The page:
When was the last time you checked the batteries in your flashlight? Your radio? How about the battery in your smoke detector? My plan is to share this article once a month, as a reminder, to get you to start considering batteries as essential gear. This will be the time to check your flashlights, radios, clocks, and other gadgets. Get a basic battery tester like this one: Battery Tester


Let’s talk briefly about battery types. This is from my article, “Flashlights and Other Bright Ideas

There, I said it. Hope you recover from the shock. Now listen up, Sparky. Everything you thought you knew about rechargeable batteries is old news (most likely). The new Li-ion (Lithium ion), Li-Po (Lithium Polymer), and Ni-MH (Nickel Metal Hydride) batteries available today are really amazing. They offer faster charging times, better storage life, and more charge cycles (how many times you can recharge the battery) than ever before. The Sanyo Eneloop batteries are wonderful. Look at some of the chargers from Olight, Nitecore, and XTAR. They charge a wide variety of batteries and do everything automagically! Some can also charge different types and sizes simultaneously. There are even some CHARGERS that will recharge standard alkaline batteries! Now brace yourself, I’m about to geek out for a second. This is where cool batteries and awesome flashlights meet. If you want maximum brightness and runtime from your new flashlights, look for ones that will run on both traditional batteries (AA,AAA, CR123) and the new higher voltage Li-ion rechargeable. Normal alkaline batteries are usually 1.5 volt, some rechargeable  batteries are 1.5 volt or 1.2 volt. Here is the cool part. A 14500 Li-ion is usually 3.7 volt and the same size as a AA. A 10440 Li-ion is also 3.7 volt and AAA sized. Look for flashlights that will use either and you have a win/win situation. This allows you to have more voltage from a single battery than a pair of normal 1.5v batteries. This can give you a brighter light, more runtime, a more compact light, or a combination.  You can pick up some Li-ions for daily use. You will have a much brighter light and usually longer run time and still have the ability to use alkaline batteries in a pinch. My one bit of advice from the “done it the wrong way” files… Look for Li-ion batteries marketed as “Protected”. That means they have a little circuit that shuts them off if you drain them down too low. You know, like when you accidentally turn your EDC light on in your pocket. This can damage the battery and destroy its longevity. Buy “Protected” batteries and quit worrying.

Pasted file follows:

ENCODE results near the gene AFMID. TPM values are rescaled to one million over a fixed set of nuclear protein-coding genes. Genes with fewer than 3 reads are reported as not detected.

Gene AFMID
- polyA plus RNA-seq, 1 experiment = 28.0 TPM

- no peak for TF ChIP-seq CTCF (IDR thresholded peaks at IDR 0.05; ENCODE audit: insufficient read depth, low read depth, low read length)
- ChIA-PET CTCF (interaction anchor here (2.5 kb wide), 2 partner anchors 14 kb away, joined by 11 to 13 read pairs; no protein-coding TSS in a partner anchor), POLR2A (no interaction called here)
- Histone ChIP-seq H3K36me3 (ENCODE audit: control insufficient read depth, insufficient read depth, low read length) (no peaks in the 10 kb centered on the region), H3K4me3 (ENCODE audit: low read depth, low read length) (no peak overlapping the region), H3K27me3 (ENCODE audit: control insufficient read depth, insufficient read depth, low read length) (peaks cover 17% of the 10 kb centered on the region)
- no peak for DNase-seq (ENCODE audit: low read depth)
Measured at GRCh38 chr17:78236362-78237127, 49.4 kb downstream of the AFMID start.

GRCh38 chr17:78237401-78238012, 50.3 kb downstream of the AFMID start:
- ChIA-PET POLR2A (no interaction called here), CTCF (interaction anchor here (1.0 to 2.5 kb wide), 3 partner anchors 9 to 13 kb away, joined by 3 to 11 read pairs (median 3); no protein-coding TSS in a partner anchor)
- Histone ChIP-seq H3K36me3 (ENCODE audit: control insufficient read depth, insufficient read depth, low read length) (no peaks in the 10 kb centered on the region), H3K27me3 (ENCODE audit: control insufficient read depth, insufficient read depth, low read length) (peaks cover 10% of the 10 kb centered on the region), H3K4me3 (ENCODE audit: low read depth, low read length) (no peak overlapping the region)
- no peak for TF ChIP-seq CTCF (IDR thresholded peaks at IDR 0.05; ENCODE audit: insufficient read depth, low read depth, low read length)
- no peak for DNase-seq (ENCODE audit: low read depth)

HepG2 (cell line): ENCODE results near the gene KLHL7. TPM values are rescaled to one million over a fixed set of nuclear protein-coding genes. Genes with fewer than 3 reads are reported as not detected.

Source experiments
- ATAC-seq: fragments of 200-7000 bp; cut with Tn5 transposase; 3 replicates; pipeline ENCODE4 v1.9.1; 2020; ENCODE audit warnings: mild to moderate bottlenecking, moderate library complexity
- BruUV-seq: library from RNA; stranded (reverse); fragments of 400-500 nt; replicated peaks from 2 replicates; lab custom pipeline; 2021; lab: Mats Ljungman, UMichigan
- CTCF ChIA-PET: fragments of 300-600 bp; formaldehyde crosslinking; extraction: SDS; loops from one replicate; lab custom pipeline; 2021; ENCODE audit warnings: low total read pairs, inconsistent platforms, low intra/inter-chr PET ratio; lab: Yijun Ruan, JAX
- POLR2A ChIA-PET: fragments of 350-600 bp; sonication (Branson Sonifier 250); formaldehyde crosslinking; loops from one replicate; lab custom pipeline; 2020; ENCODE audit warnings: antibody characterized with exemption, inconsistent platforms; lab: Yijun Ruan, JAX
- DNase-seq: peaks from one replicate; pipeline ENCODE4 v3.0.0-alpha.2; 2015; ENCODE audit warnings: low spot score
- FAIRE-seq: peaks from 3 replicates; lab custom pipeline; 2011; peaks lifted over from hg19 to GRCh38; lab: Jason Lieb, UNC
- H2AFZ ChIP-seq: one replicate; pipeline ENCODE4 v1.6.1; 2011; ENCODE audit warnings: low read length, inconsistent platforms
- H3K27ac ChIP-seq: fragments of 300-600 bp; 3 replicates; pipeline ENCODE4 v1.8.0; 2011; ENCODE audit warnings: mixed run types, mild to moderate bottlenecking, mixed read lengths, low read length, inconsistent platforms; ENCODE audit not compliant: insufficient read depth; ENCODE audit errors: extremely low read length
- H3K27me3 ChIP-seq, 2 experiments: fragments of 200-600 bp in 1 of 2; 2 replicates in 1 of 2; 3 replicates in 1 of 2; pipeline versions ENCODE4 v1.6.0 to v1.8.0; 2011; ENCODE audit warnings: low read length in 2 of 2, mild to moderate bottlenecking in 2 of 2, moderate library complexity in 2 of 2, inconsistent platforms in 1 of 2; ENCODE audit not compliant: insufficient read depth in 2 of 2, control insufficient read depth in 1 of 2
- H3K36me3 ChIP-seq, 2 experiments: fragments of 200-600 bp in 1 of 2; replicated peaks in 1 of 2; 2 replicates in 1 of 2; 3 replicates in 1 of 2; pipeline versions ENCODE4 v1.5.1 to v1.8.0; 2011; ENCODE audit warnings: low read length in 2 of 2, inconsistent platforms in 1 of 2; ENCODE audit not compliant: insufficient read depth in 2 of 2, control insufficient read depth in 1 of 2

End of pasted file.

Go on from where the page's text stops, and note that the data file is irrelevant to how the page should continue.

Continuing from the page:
Here are some battery care tips from Duracell:

Use the correct size and type of battery specified by the manufacturer of your device.

Keep battery contact surfaces and battery compartment contacts clean by rubbing them with a clean pencil eraser or a rough cloth each time you replace batteries.

Remove batteries from a device when it is not expected to be in use for several months.

Remove batteries from equipment while it is being powered by household (AC) current.

Make sure that you insert batteries into your device properly, with the + (plus) and – (minus) terminals aligned correctly. CAUTION: Some equipment using more than three batteries may appear to work properly even if one battery is inserted incorrectly.

Store batteries in a dry place at normal room temperature. Do not refrigerate Duracell batteries; this will not make them last longer.

Extreme temperatures reduce battery performance. Avoid putting battery-powered devices in very warm places.

Do not attempt to recharge a battery unless the battery specifically is marked “rechargeable.”

Some dead batteries and batteries that are exposed to extremely high temperatures may leak. A crystalline structure may begin to form on the outside of the battery.

So, are you going to go check your batteries?

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